The Theory of Distribution

Francis Y. Edgeworth

[Reprinted from the Quarterly Journal of Economics, Vol. 18, 1904, pp. 159-219]

At the height of abstraction from which it is here attempted to survey the economic world, what appears the most salient feature in the transactions respecting land is the circumstance that the quantity of ground, or at least space,(55*) is limited, not capable of being increased by human effort. From this property flow most of the general theories relating to the landlord's share in distribution, -- that a tax on rent (proper) falls wholly on the land, that the remission of agricultural rent by landlords would not benefit the consumer,(56*) and other propositions often connected with the formula that "rent does not enter into the cost of production." Some remarks on that time-honored formula seem called for here.

It would not be consistent to have complained of the expression that "the entrepreneur makes no gain" as perplexing and apt to mislead, however innocently used by high authorities, and to pass over in silence this dictum about rent, against which and in favor of which much the same is to be said. Certainly, it is supported by very high authority, -- the authority not only of Ricardo and Professor Marshall, but also of Hume, who in the letter which he wrote to Adam Smith on the publication of The Wealth of Nations (the letter which, written a few month before Hume's death, may be considered his economic testament) says, "I cannot think that the rent of farms makes any part of the price of the produce, but that the price is determined altogether by the quantity and the demand." (57*) On the other hand, it can hardly be denied that the dictum in question is calculated to obscure the truth that "land is but a particular form of capital from the point of view of the individual manufacturer or cultivator;"(58*) that, as he doses land with capital and labor, so he doses capital and labor with land,(59*) up to a margin of profitableness. And, in fact, the similarity of the factors of production from the entrepreneur's point of view does not seem to have been apprehended in all its generality by the classical writers. Thus Fawcett, who may be taken as a type, when explaining rent seems to posit the size of the farm as something fixed and constant.(60*)

J.S. Mill argues that "there is always some agricultural capital which pays no rent," (61*) not noticing the counter-argument that there is a portion of land which pays no interest.(62*)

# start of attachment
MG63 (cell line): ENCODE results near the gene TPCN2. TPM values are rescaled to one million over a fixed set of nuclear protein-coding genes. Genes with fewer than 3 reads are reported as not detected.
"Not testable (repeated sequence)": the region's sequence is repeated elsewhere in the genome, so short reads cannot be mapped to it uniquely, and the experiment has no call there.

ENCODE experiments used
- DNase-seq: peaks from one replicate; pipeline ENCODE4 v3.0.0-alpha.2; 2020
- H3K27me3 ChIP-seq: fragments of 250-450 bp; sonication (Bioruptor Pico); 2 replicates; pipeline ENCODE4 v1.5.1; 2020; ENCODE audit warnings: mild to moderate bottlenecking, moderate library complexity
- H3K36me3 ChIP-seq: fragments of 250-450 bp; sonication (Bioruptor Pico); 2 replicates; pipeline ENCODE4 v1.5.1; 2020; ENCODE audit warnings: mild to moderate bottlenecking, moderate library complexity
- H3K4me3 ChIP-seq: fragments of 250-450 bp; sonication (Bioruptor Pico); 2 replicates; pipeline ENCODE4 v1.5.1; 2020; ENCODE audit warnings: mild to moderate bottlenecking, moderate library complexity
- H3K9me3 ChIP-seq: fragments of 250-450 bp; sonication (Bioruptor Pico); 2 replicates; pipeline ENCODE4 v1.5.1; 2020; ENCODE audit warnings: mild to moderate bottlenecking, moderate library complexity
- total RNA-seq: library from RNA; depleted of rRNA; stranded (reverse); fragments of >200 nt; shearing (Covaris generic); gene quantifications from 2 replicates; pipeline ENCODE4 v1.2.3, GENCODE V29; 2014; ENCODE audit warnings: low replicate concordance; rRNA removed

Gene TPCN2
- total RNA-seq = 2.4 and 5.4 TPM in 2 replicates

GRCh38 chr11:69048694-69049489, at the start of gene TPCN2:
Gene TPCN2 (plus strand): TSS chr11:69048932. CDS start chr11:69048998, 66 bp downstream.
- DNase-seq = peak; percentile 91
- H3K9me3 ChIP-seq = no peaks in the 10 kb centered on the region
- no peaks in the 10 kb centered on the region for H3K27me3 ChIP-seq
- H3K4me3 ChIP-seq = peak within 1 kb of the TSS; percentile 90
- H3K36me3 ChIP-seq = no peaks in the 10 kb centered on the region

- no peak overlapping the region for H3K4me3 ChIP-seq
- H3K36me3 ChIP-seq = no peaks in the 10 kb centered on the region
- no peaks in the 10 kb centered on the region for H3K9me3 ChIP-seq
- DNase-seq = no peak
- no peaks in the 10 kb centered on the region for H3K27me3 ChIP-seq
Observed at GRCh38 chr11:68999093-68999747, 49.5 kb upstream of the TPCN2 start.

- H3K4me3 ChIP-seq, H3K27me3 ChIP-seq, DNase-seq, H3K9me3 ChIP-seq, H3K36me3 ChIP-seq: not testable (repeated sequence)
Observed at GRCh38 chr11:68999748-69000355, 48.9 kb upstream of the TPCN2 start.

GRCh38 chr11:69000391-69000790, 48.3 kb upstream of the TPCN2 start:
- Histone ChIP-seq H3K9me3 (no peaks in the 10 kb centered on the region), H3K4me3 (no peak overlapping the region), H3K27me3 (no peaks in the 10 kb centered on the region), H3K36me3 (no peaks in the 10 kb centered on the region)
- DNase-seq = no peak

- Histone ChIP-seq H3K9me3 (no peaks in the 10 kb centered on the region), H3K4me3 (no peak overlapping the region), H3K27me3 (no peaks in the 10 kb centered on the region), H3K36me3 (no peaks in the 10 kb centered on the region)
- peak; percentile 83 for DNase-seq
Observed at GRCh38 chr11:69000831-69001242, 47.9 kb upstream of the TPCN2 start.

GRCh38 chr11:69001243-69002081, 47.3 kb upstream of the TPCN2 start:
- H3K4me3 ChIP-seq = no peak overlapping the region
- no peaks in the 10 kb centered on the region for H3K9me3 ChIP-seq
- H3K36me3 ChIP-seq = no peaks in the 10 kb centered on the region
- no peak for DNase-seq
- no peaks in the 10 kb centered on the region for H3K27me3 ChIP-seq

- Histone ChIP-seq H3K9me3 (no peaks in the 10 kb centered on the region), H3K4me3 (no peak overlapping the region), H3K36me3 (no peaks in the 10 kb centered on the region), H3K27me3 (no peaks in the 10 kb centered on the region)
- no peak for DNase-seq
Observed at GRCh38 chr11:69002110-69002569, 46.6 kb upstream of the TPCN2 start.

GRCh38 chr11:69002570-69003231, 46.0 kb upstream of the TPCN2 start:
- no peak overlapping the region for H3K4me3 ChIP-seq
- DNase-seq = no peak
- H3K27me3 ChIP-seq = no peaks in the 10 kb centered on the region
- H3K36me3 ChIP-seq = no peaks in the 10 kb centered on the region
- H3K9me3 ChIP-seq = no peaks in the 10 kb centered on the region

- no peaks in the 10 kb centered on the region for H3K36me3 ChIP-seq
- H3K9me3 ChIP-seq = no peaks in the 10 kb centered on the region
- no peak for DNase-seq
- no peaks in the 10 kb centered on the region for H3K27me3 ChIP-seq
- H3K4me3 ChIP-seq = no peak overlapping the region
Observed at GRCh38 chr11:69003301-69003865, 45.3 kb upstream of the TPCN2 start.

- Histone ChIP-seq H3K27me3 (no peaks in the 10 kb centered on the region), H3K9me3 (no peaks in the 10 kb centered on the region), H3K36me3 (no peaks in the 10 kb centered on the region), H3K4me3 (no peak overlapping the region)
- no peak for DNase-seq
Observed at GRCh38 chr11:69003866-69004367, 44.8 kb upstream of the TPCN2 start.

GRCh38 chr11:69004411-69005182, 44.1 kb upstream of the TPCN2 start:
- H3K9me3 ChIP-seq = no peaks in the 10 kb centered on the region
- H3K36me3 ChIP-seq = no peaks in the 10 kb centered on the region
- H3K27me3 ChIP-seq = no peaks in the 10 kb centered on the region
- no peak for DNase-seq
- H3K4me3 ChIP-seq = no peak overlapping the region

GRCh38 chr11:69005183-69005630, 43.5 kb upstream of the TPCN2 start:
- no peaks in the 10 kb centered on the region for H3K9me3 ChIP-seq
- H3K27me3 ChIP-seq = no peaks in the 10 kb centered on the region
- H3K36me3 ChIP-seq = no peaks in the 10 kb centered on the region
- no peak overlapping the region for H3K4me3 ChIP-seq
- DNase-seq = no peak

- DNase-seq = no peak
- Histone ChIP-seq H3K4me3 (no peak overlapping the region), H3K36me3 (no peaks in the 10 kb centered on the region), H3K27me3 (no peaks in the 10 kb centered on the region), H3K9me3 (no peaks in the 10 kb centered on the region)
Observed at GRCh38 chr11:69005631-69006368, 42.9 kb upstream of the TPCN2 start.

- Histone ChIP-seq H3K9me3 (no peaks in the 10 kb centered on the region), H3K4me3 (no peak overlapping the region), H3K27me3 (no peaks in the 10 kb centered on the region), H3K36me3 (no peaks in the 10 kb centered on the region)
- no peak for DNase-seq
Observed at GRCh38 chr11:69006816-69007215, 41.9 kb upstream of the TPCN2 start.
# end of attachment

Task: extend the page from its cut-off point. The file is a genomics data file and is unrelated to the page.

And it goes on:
These imperfections belong now, it may be hoped, to past history. And yet that the description of rent as not entering into price is apt to prove misleading may be inferred from the many protests which eminent critics have raised against Professor Marshall's use of the time-honored phrase.(63*) Their criticisms attest the correctness of their own views rather than their capacity of appreciating the views of others. What should we say of critics who should think fit to read Mill a lecture on the errors of the Mercantile system, because Mill had employed the terms "favourable and unfavourable" exchanges! To have attributed to Professor Marshall the very error which he by his doctrine of the "Margin-of-building" has done more than any other economist to obviate would be unpardonable if it were not excused by the misleading associations of an unfortunate phrase.

To return to the real, from the seeming, import of the phrase, we see that, as the offer of land is in general attended with no real cost, a tax upon the payment for land does not disturb production.(64*) On grounds of distribution, too, a sort of income which increases without any effort on the part of the recipient is prima facie a suitable object for a specially heavy impost. On these grounds Mill's proposal to tax away the future unearned increment of rent is defensible, if accompanied with Mill's proviso, that existing interests should not be disturbed. For, as argued elsewhere,(65*) a special tax on existing incomes from land would violate the two principal conditions of a good tax: it would both tend to diminish the amount of production, and also to impair the equality in the distribution of burdens between the owners of incomes derived from land and from other kinds of property.

The practical importance of Mill's proposal is greatly reduced by the proviso with which it is accompanied. For, in order that the State may make a good bargain by giving the market price for a certain class of future goods, the State must be able to look further ahead -- must exercise the telescopic faculty of prospectiveness in a higher degree -- than the ordinary capitalist. And it may well be doubted whether this condition is fulfilled by the politicians who act on behalf of the State. We hear much of instances, like that of Chicago, where the value of sites is said to have multiplied some eighty-fold in half a century; but we hear little of proposals to buy up at their present market value the site of some future Chicago, unless, indeed, as part of a scheme for Land Nationalisation, which does not include compensation to vested interests. Unlike the husbandman, who plants trees the fruit of which he will not himself see, the advocates of a single tax and other socialist agitators grasp at the standing crop which has been sown by others, heedless whether cultivation in the future is thereby discouraged.

But, even if their outlook were as distant as it is bounded, there would remain the possibility that, though looking far ahead, they might not discern distant objects clearly. Mill cannot be accused of the shortsightedness which sacrifices the future to the present. He looked very far ahead. But he did not see what was coming, the fall of English rents. Actuated by the highest motives, he proposed an arrangement which was perfectly just to the landlords, and would have proved perfectly disastrous to the State.